“All ready?” Massoud, our maquis guide, enquired in his heavy accent. The Gauloise stuck to his upper lip as he spoke. His last cigarette for a while as he wouldn’t be able to smoke on the mountain on account of the glow of his cigarette. The four of us nodded – Mme Rocher, her daughter Emilie, Jim and I. As instructed, we’d dressed in dark but warm clothes, although I knew Massoud disapproved of my, by now, rather battered flying jacket fearing it would give us away even though I’d taken the RAF insignia off it.
“It will be cold in the mountains after dark, yet it is spring,” Mme Bonnifant, declared in her halting English. “Good luck. Please come back soon and help rid us of the Bosche. Look after Reggie,” she whispered to me.
She and her son, Louis, had been Reggie’s and my “hostess” for the last week or two (I forget exactly how many days) since we arrived in Bagneres de Luchon concealed in the back of a Citroen TUB van behind a load of farm supplies and a couple of cages of chickens who had insisted on looking at us in a rather off-putting way. Since then we’d spent most of our time in Mme Bonnifant’s attic with the occasional walk in the village after dark, which allowed Reggie to stretch his knee. But Madame had been so hospitable to us and arranged a couple of visits from a neighbouring doctor to try and treat Reggie’s knee. He could no more resolve the issue than could the medecin in Cognac but, again, he’d tried.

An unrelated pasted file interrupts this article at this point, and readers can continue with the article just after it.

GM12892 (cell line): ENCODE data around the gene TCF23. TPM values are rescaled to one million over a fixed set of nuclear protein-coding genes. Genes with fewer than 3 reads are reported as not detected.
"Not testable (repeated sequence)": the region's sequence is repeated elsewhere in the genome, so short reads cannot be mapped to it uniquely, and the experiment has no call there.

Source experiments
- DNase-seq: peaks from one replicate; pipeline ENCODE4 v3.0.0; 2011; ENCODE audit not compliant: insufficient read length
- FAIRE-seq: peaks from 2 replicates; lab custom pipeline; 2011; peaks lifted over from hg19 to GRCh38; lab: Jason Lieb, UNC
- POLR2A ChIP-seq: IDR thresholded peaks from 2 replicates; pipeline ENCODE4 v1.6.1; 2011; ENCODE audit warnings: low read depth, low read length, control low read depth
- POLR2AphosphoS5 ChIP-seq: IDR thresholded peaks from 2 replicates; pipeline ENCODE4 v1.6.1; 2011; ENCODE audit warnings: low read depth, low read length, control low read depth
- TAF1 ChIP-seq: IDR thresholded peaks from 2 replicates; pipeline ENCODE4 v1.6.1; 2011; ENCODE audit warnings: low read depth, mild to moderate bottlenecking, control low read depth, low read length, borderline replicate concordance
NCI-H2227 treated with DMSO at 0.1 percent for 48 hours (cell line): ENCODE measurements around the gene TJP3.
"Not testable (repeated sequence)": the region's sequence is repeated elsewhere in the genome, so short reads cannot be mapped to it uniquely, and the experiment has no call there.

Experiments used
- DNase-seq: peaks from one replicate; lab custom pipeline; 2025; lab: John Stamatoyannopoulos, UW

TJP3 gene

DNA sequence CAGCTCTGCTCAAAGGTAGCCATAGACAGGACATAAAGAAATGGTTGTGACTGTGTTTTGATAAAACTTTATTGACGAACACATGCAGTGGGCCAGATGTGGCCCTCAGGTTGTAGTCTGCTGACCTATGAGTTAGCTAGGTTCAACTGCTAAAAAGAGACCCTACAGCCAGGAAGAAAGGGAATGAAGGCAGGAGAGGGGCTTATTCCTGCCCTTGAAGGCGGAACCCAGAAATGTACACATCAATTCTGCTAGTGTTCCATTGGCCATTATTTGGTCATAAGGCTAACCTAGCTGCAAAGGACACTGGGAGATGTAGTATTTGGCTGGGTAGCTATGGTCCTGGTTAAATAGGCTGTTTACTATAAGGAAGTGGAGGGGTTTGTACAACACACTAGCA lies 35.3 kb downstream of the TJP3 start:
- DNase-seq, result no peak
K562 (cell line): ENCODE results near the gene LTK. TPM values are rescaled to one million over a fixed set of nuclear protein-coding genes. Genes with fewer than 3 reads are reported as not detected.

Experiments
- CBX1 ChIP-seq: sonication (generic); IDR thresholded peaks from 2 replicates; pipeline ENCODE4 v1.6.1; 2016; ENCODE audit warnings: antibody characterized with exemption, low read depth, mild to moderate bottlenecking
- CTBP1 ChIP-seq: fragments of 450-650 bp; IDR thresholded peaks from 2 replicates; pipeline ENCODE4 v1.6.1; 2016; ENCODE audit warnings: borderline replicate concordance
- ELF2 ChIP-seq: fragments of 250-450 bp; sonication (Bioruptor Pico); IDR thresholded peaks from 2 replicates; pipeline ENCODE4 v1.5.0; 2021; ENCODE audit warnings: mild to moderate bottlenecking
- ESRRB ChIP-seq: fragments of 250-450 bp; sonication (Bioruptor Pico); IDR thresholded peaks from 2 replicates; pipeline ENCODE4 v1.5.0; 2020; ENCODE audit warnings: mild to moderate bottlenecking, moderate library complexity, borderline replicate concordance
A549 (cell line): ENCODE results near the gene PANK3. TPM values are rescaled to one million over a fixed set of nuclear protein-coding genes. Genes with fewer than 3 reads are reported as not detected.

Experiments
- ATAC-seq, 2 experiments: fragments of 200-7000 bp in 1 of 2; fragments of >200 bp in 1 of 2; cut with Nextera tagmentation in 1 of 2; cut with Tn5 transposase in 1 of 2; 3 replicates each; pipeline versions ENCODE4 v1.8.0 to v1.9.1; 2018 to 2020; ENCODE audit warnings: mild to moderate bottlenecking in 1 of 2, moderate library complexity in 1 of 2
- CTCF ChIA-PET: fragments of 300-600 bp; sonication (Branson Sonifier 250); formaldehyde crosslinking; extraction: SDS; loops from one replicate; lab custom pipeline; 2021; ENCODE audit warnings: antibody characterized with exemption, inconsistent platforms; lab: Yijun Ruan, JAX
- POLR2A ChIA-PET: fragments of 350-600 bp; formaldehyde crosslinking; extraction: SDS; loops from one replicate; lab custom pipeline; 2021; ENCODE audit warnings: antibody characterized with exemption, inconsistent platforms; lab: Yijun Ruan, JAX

“We will,” I answered and then, being British we went to shake hands, but she hugged us and wished us “Bon Voyage”. Then she kissed the Rochers, whispering quiet words of encouragement.
Turning to Massoud she said urgently, “Tell Jean-Pierre to take care…. Tell him I love him and ache for his return. And Louis is well but misses his father so.” Massoud nodded. As we filed out, I saw Mme Rocher turn away, shoulders shaking, a handkerchief at her eyes.